You delicious little desserts you! Hope you were able to grab one today!
The hard thing about recipes sometimes is that you don’t know exactly how much it will make. With cookies it’s never a big deal and entirely depends on the size of your scoop. But for cheesecakes when the ingredients are a bit expensive, it’s a slightly different story.
I had an order for a cheesecake for my neighbor. My memory can be super bad so not remembering which recipe I liked for cheesecake I went with my oldie but trusty Baking Handbook by Martha Stewart. I’ve only been steered the wrong way once with it… soon to be twice though.
I should have known looking at the ingredients- seven 8 ounce packages of cream cheese?! … I should have halved it, but… I wanted to make sure I had enough especially since it was for an order.
The recipe yielded enough for a 9″ cheesecake and there was a TON left over, enough for me to make 24 individual sized cupcakes… the original yield: one 10″ cheesecake. hmm… My book is now covered with notes and things crossed out. But lucky for my coworkers, they got a valentine’s day surprise. :-D
Half I topped with sprinkles. The other had hearts made from a raspberry coulis. For the crust, I ended up making three kinds, a chocolate cookie crust for the 9″ cake, a traditional graham cracker crust for 1 dozen mini cheesecakes, and a vanilla cookie crust for the other dozen. My favorite (well I think it was, I didn’t get to try the chocolate) was the vanilla cookie crust. The cheesecake infuses it with flavor and its not crumbly but instead this great complement to the custard.
The cheesecake itself- Amazing. Creamy and just plain delicious. I loved the cupcake size since they are perfect for one person. I’m setting this one aside as my go-to for a plain cheesecake, just in a reduced amount.
To make the hearts put round drops of the coulis on the surface then run a toothpick through it, top to bottom. (See upper right in the above pictures for an example of the dots). I used a squeeze bottle, but you could use a pastry bag or Ziploc bag to make the dots.
A lot of people are afraid of making cheesecakes- I definitely raise my hand to this statement… but I think I’ve got the hang of it now. Over the holidays I made many a pumpkin cheesecake for Thanksgiving orders and nailed down the steps to what has helped me produce the perfect cheesecake. One cheesecake in particular I was so nervous about turning out that I woke up at 2am after allowing it to cool on the counter top for several hours before putting it in the fridge. The next morning was like Christmas- no Grand Canyons!! I promptly posted the achievement to Facebook while grinning like a crazy person.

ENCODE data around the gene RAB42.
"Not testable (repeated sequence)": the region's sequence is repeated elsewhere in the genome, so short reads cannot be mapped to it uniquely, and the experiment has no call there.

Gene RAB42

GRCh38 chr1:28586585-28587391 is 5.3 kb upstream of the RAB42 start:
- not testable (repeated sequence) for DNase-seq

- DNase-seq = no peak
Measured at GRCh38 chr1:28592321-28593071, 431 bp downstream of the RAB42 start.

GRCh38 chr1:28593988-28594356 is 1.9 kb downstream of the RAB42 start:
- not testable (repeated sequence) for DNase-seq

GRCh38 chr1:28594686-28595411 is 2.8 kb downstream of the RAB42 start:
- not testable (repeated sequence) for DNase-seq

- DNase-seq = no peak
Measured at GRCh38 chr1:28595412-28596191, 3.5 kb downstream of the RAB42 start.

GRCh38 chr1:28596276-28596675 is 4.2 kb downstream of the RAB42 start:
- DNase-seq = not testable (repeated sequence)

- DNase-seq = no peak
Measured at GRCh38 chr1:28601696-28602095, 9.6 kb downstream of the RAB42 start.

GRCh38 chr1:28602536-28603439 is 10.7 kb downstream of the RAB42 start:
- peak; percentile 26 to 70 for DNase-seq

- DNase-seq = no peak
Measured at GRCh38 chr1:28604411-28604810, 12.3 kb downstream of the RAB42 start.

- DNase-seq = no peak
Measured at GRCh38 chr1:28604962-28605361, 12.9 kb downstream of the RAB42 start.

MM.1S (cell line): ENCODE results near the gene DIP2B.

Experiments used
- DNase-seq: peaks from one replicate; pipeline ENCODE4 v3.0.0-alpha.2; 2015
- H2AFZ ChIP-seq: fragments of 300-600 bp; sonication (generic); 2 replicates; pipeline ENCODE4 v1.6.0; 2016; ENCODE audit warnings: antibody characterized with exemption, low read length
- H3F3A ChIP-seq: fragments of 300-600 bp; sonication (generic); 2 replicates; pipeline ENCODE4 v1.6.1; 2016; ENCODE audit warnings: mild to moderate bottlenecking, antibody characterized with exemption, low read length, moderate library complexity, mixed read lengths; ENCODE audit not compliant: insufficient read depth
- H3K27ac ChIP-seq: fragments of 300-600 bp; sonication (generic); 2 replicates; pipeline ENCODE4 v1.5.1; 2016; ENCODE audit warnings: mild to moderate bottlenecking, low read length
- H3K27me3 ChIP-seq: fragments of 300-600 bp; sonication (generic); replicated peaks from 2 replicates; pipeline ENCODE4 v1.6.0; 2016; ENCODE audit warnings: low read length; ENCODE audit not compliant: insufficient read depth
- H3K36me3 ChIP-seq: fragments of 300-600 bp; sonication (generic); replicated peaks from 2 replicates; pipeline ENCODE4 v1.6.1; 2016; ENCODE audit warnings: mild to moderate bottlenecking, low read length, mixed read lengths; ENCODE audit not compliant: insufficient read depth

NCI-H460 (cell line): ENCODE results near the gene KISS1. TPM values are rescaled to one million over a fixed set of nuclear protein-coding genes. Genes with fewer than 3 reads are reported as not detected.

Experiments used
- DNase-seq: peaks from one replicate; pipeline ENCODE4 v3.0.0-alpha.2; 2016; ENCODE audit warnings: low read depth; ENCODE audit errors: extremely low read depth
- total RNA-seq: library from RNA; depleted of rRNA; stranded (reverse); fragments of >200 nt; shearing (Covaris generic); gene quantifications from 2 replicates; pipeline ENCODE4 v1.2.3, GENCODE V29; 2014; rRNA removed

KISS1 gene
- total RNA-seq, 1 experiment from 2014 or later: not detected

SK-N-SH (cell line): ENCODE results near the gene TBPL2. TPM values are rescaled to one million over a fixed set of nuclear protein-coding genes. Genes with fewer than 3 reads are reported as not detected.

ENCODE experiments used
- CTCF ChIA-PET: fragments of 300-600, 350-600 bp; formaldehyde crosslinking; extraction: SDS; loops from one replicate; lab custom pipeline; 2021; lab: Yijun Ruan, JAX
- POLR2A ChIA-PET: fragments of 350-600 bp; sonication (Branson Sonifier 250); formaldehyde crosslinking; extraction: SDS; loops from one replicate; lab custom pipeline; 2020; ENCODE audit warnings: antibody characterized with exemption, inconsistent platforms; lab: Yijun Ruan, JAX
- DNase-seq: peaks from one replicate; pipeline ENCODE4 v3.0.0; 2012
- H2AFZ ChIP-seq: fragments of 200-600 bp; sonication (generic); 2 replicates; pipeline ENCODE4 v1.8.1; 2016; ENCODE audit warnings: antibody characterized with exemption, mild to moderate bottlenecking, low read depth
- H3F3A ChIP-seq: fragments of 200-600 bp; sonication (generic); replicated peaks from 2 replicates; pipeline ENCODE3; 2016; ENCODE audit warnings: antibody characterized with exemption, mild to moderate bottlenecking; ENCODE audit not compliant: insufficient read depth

My Cheesecake Tips and Tricks:
– When you put the cheesecake in the oven, put a dish filled with boiling water on the rack below it. This creates steam in the oven and helps prevent cracks. I used a glass pie dish that I placed in the oven while it was preheating then filled it with water I’d previously boiled in a teapot right after I put in the cheesecake. It’s a little easier than carrying a dish filled with hot water around the kitchen.
– Once done baking, let the cheesecake cool- either in the oven with the door cracked or on the counter on a cooling rack.
– After about 10-15 minutes, run a sharp paring knife around the edges. This releases them to keep the cheesecake from pulling and cracking when it retracts while it’s cooling.
– Let cool completely at room temperature before placing in the fridge. This might take 2 hours or more.
– I sometimes don’t cover the top of the springform pan with plastic wrap or foil once it’s in the fridge because I don’t want condensation forming and then dripping on the top of the cake. I’ll wait until I know it’s cool for sure- an hour or so and then wrap it up.
I’ve had absolutely no cracks since taking these steps (hopefully I didn’t jinx it). Cheesecakes can be finicky! But hopefully this takes some of the guesswork out of it- because man are they delicious!!
Happy Valentine’s Day :-)
New York Style Cheesecake
Adapted from Martha Stewart’s Baking Handbook.
Notes: This recipe makes one 9″ cheesecake, or 24 individual sized cheesecakes made in a paper lined cupcake tin. Make sure the cream cheese is at room temperature before starting the recipe. This can take up to 1-2 hours with the packages sitting at room temperature. Follow above instructions when cooking the cheesecake.
For the cheesecake:
3.5 eight ounce packages of cream cheese (full fat), at room temperature
1 1/8 cup sugar
1/4 cup all-purpose flour
1/2 cup sour cream (full fat), room temperature
3/4 teaspoon vanilla extract